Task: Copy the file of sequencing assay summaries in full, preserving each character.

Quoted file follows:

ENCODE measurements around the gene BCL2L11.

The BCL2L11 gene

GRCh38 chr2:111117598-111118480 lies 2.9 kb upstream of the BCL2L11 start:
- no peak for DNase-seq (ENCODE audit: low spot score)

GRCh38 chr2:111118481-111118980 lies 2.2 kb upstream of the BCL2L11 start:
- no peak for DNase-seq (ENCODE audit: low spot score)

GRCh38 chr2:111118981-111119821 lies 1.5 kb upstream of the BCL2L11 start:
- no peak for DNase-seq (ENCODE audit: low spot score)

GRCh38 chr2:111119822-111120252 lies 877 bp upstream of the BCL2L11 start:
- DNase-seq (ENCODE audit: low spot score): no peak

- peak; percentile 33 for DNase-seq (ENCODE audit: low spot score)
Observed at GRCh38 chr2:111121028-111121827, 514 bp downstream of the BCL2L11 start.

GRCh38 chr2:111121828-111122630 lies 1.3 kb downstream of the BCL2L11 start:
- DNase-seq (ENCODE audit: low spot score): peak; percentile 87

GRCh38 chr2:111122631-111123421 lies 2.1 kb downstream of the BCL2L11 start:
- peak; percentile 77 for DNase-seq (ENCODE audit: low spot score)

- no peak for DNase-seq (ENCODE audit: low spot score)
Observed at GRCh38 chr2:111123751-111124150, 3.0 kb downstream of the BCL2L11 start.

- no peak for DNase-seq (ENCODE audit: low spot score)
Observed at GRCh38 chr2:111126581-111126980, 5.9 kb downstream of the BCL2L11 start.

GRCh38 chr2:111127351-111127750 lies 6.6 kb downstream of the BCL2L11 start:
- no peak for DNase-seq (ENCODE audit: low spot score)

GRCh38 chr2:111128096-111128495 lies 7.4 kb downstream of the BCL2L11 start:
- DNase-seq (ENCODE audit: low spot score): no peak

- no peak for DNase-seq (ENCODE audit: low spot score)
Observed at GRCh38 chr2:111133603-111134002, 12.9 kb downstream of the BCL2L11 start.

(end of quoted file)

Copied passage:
ENCODE measurements around the gene BCL2L11.

The BCL2L11 gene

GRCh38 chr2:111117598-111118480 lies 2.9 kb upstream of the BCL2L11 start:
- no peak for DNase-seq (ENCODE audit: low spot score)

GRCh38 chr2:111118481-111118980 lies 2.2 kb upstream of the BCL2L11 start:
- no peak for DNase-seq (ENCODE audit: low spot score)

GRCh38 chr2:111118981-111119821 lies 1.5 kb upstream of the BCL2L11 start:
- no peak for DNase-seq (ENCODE audit: low spot score)

GRCh38 chr2:111119822-111120252 lies 877 bp upstream of the BCL2L11 start:
- DNase-seq (ENCODE audit: low spot score): no peak

- peak; percentile 33 for DNase-seq (ENCODE audit: low spot score)
Observed at GRCh38 chr2:111121028-111121827, 514 bp downstream of the BCL2L11 start.

GRCh38 chr2:111121828-111122630 lies 1.3 kb downstream of the BCL2L11 start:
- DNase-seq (ENCODE audit: low spot score): peak; percentile 87

GRCh38 chr2:111122631-111123421 lies 2.1 kb downstream of the BCL2L11 start:
- peak; percentile 77 for DNase-seq (ENCODE audit: low spot score)

- no peak for DNase-seq (ENCODE audit: low spot score)
Observed at GRCh38 chr2:111123751-111124150, 3.0 kb downstream of the BCL2L11 start.

- no peak for DNase-seq (ENCODE audit: low spot score)
Observed at GRCh38 chr2:111126581-111126980, 5.9 kb downstream of the BCL2L11 start.

GRCh38 chr2:111127351-111127750 lies 6.6 kb downstream of the BCL2L11 start:
- no peak for DNase-seq (ENCODE audit: low spot score)

GRCh38 chr2:111128096-111128495 lies 7.4 kb downstream of the BCL2L11 start:
- DNase-seq (ENCODE audit: low spot score): no peak

- no peak for DNase-seq (ENCODE audit: low spot score)
Observed at GRCh38 chr2:111133603-111134002, 12.9 kb downstream of the BCL2L11 start.